That retirement promotes health and prolongs life isn’t obvious. After all, work provides income and, for some, health insurance — both helpful for maintenance of well-being. It also can provide purpose and camaraderie. Evidence is mounting that loneliness and social isolation are linked to illness, cognitive decline and death. One study of American retirees found them less likely to be lonely or depressed.      

For some, retirement doesn't have a healthy impact.  Developing, or continuing, good eating habits and exercise are critical.  "Retirees are more likely to exercise, and those who do are better off for it. One study found retirees get more sleep and spend more time doing household work and gardening — both of which are more active than a desk job. Another study found that better health in retirement may be because of the reduced likelihood of smoking."  Those are all good things, but for many, retirement is outside of their financial ability. "[A]ccording to a recent national survey by the Board of Governors of the Federal Reserve System, many Americans don’t have the resources to retire. About 20 percent of Americans over 44 years old have no retirement savings. Half of Americans are at risk of being unable to maintain their standard of living in retirement. If you want to retire, whether for health benefits or otherwise, you’ll have to start preparing when you’re still young."

January 30, 2018 in Consumer Information, Current Affairs, Federal Statutes/Regulations, Health Care/Long Term Care, Other, Retirement | Permalink | Comments (0)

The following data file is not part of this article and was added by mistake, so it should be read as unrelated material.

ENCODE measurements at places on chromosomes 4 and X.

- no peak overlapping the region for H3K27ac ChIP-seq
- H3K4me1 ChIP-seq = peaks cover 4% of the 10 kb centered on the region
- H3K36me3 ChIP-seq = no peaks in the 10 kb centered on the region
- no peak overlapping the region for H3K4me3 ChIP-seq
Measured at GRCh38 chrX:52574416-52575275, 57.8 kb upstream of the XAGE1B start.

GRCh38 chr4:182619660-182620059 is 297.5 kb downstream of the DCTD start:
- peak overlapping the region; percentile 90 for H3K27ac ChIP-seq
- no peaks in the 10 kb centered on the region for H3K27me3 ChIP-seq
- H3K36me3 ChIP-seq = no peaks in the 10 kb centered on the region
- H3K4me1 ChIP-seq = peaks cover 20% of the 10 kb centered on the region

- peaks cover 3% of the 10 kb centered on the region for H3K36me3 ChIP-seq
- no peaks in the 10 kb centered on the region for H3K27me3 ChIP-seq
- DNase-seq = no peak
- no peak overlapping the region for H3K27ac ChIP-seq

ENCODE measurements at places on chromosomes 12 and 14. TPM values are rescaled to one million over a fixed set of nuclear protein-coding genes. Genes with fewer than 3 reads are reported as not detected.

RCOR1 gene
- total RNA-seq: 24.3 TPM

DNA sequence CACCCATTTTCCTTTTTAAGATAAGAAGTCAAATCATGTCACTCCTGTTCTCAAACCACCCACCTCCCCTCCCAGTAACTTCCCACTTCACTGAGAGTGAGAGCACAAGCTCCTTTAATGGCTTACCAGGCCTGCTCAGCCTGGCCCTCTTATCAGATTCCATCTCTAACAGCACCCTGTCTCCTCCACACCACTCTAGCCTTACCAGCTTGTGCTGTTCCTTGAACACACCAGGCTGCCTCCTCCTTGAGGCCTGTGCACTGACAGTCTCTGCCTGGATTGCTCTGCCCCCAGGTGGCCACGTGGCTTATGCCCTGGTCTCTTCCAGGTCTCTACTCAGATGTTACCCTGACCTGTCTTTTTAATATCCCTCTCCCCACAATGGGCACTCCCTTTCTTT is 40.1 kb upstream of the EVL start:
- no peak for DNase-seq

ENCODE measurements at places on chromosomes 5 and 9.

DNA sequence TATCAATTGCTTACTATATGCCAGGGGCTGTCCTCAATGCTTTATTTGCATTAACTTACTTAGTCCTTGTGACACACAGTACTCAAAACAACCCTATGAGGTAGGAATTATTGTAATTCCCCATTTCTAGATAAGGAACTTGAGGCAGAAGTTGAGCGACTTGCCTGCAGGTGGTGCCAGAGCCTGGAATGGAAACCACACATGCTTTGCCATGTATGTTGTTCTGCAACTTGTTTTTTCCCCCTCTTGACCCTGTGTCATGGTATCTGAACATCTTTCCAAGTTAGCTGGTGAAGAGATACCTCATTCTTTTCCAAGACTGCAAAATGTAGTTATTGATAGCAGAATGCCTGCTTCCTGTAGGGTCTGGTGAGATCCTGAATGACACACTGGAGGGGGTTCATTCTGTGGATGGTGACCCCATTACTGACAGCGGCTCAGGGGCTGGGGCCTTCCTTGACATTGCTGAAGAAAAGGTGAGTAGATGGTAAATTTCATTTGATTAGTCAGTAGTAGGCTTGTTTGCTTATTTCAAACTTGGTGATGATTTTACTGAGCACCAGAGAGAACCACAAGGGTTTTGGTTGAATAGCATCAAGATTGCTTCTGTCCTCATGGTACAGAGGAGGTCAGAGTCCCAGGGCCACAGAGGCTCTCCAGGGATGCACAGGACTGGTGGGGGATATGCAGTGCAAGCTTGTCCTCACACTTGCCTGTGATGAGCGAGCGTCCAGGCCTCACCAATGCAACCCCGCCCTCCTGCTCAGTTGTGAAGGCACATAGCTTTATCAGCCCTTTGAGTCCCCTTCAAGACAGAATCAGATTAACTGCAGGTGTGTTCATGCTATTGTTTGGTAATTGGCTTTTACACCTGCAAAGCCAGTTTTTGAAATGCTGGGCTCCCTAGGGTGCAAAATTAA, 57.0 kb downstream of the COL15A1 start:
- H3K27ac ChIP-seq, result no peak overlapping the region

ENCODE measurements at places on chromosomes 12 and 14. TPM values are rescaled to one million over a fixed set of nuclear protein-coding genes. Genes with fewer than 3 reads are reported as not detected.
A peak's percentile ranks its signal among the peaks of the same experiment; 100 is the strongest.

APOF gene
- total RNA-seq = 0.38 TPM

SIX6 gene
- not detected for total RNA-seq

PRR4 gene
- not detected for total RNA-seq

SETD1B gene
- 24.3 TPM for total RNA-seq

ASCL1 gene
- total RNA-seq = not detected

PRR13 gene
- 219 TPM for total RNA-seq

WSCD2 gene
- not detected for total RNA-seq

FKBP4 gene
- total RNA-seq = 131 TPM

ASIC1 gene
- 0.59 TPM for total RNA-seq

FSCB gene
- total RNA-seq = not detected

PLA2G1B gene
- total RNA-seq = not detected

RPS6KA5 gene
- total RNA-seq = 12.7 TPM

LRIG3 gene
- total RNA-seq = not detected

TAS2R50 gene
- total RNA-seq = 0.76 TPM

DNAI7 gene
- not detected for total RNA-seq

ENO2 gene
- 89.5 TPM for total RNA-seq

The Challenges Facing Sellers of LTC Policies

My co-blogger buddy, Professor Pearson, recently posted about the costs of  long term care insurance policies. A new article  in Bloomberg View examined the implications of the losses posted by a division within GE for long term care insurance policies, What’s Bad for GE Will Be Worse for America. The article notes the implications of the division's losses beyond the company: "it’s also a harbinger of a much greater challenge for society at large: paying to care for the growing number of Americans who can’t look after themselves." The article notes that increased life expectancies contributed to the problems but it's important to look beyond why a particular company has issues. Instead the article offer that paying for long term care is not a problem to be solved just by the insurance companies.

"By 2050, the U.S. will have almost 90 million people aged 65 and over, and more than half will need long-term care at some point. Yet only a sliver of that group can afford the premiums insurers require. As of 2015, private insurance covered less than 10 percent of U.S. spending on long-term care -- and the private market has been shrinking."

We all know there is no easy answer on what we should do in the US regarding long term care. I thought this paragraph very compelling

The challenge is to design a safety net that will deliver long-term care when it’s needed -- without making people destitute first, yet without burdening taxpayers unduly. This isn’t only a matter of compassion: There’s a strong economic argument as well. The cost of long-term care weighs heavily on the economy, as family members step in to do what the health-care system does not. The lifetime cost to caregivers in forgone wages and other losses has been put at $3 trillion.